As Gov.-elect Larry Hogan and his team begin tackling the state's budget, they will soon turn their attention to one of its most pernicious challenges: Maryland's underfunded employee pension system.
The $45.4 billion system, which provides monthly benefits to about 143,000 retired teachers, state police, judges and other former employees, is expected to gobble up a growing share of the state's budget in the coming years. The Maryland State Retirement and Pension System had only about 69 percent of the assets needed to pay for future and current retirees' pensions in the last fiscal year — well below the at least 80 percent target that many experts consider healthy.
Robert Neall, Hogan's fiscal adviser, called the nearly $20 billion unfunded liability in the state retirement system "an area of concern." Hogan's team has been busy putting together a budget to present to the Maryland General Assembly on Jan. 23, but Neall said the administration will soon begin examining the health of the pension system.
"That's going to require higher pension contributions [from the state] probably for two decades, that's why it's a concern," Neall said. "They are just facts that we have to contend with as we put together a fiscal '15 closure and a fiscal '16 budget to present to the General Assembly.
Maryland's pension system, fully funded in 2000, is now in worse shape than many across the country. State pension systems were 75 percent funded on average in 2013, according to investment advisory firm Wilshire Consulting.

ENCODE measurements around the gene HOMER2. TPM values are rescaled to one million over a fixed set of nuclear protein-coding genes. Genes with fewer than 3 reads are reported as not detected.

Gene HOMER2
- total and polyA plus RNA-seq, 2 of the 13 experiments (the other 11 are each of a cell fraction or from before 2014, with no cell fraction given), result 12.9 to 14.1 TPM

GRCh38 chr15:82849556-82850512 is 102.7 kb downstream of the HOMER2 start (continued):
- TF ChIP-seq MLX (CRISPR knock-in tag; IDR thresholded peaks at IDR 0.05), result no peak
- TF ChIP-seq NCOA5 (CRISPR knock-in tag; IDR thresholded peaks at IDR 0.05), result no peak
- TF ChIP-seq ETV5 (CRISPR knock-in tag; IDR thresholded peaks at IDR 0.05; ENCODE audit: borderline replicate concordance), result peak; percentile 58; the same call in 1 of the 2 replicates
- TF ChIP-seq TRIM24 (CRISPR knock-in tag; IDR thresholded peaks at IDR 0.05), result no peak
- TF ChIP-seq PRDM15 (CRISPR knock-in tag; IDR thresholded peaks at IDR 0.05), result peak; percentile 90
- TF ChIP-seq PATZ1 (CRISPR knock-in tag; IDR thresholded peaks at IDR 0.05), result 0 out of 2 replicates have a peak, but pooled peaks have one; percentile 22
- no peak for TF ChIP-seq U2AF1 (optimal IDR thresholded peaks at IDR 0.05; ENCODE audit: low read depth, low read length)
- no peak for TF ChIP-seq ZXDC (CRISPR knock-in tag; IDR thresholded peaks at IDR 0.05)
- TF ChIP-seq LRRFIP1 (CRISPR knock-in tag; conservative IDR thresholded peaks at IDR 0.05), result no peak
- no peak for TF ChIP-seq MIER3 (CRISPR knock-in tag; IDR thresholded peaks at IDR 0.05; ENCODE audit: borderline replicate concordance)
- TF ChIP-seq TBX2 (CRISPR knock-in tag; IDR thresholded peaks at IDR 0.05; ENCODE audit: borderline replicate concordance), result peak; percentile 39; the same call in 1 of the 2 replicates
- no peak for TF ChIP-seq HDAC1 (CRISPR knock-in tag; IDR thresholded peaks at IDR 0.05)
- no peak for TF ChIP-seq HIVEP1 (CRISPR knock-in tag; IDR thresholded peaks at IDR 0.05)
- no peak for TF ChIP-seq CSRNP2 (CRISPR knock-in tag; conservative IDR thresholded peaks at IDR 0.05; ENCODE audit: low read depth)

And while the Maryland plan posted investment returns minus fees of 14.37 percent in the fiscal year ended June 30, earning $5.7 billion, it also underperformed the national average return for large state pensions of more than 17 percent. The state has set an annual target rate of return of 7.7 percent.
The state contributed $1.7 billion to the fund in this fiscal year, up from $670 million in 2005. The state's projected payment is expected to rise above $2 billion as soon as the 2018 fiscal year.
Many public pension systems across the nation took a hit in the recession, prompting cuts to retiree benefits or extending the length of time employees must work before they are eligible to get benefits. In Detroit, public pension liabilities shared much of the blame for the city's declaration of bankruptcy. In Baltimore, Mayor Stephanie Rawlings-Blake introduced a pension overhaul in 2010 that included cuts to existing police and firefighters' benefits.
Underfunded pension systems "lead to higher costs in the long term," said Greg Mennis, who analyzes public pension systems across the country for Pew Charitable Trusts. "It can also impact employees in terms of future benefit cuts and can put a strain on government resources overall."
"Paying for unfunded liabilities puts pressure on state budgets and even with strong stock market returns in the last couple years ... it's still a much higher level of debt than we've seen in recent memory," Mennis said. "The first order of business is that the states pay their bills and make the full recommended contributions by actuaries."